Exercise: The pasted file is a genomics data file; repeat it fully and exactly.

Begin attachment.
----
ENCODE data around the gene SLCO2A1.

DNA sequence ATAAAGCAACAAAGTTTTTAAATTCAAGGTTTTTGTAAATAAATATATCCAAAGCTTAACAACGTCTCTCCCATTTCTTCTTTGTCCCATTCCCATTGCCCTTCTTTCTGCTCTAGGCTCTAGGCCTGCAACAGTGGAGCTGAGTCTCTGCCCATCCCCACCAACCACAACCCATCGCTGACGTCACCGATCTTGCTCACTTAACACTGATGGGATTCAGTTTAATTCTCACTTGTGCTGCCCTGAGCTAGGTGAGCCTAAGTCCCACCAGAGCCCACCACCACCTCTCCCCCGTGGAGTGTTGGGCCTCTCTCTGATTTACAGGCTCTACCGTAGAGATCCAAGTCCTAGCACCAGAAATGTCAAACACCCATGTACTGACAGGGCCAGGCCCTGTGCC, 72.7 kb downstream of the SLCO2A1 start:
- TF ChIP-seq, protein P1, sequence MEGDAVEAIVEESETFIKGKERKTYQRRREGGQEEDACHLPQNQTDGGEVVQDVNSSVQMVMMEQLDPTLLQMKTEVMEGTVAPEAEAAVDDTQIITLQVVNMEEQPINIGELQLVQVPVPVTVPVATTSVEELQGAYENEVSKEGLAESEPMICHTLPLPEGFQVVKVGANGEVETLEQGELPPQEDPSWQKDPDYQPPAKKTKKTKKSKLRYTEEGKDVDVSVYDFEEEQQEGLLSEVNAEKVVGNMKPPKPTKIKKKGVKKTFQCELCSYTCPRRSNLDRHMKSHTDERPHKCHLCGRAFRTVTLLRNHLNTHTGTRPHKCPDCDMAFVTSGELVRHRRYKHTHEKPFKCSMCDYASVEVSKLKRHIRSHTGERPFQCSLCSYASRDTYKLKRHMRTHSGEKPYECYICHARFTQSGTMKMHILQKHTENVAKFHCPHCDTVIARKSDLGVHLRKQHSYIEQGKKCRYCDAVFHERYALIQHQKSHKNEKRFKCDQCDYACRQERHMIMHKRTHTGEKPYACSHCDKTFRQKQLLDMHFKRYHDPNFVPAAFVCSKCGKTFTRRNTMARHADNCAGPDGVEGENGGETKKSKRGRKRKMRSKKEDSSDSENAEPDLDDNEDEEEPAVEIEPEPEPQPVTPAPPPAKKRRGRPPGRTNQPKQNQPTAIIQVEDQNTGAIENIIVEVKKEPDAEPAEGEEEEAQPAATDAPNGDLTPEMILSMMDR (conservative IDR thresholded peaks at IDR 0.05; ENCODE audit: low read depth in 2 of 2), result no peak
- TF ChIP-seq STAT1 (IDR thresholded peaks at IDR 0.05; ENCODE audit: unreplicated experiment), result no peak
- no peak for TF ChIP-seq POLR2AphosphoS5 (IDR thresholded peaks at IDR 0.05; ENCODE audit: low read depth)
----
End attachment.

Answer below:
ENCODE data around the gene SLCO2A1.

DNA sequence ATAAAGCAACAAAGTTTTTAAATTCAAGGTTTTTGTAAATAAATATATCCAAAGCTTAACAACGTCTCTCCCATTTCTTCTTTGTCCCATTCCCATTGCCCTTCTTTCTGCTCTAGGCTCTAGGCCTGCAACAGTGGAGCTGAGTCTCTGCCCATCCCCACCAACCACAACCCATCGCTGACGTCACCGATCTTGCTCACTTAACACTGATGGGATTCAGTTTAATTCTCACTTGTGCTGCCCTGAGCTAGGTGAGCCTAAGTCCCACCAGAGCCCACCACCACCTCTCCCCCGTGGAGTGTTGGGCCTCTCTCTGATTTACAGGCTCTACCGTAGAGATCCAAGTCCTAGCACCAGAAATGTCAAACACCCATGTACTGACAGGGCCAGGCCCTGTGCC, 72.7 kb downstream of the SLCO2A1 start:
- TF ChIP-seq, protein P1, sequence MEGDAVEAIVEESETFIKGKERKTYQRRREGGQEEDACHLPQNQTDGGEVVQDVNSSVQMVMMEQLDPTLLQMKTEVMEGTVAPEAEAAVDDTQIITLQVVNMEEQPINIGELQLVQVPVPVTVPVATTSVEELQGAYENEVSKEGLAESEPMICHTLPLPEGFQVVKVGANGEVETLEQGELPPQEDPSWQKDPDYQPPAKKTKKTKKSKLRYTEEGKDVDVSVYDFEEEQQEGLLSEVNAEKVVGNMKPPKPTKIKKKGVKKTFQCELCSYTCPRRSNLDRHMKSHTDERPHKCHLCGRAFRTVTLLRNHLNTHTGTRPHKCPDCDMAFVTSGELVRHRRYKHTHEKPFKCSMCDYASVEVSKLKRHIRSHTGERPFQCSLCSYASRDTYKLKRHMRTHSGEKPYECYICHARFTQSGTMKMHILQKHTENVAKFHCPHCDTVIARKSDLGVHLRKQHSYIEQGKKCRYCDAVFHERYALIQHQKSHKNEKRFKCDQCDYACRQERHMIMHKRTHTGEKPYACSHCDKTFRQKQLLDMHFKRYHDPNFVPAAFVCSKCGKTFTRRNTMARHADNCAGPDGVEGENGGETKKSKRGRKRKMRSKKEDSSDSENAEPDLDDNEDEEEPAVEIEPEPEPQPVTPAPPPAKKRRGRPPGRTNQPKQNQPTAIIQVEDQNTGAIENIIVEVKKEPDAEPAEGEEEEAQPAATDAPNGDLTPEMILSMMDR (conservative IDR thresholded peaks at IDR 0.05; ENCODE audit: low read depth in 2 of 2), result no peak
- TF ChIP-seq STAT1 (IDR thresholded peaks at IDR 0.05; ENCODE audit: unreplicated experiment), result no peak
- no peak for TF ChIP-seq POLR2AphosphoS5 (IDR thresholded peaks at IDR 0.05; ENCODE audit: low read depth)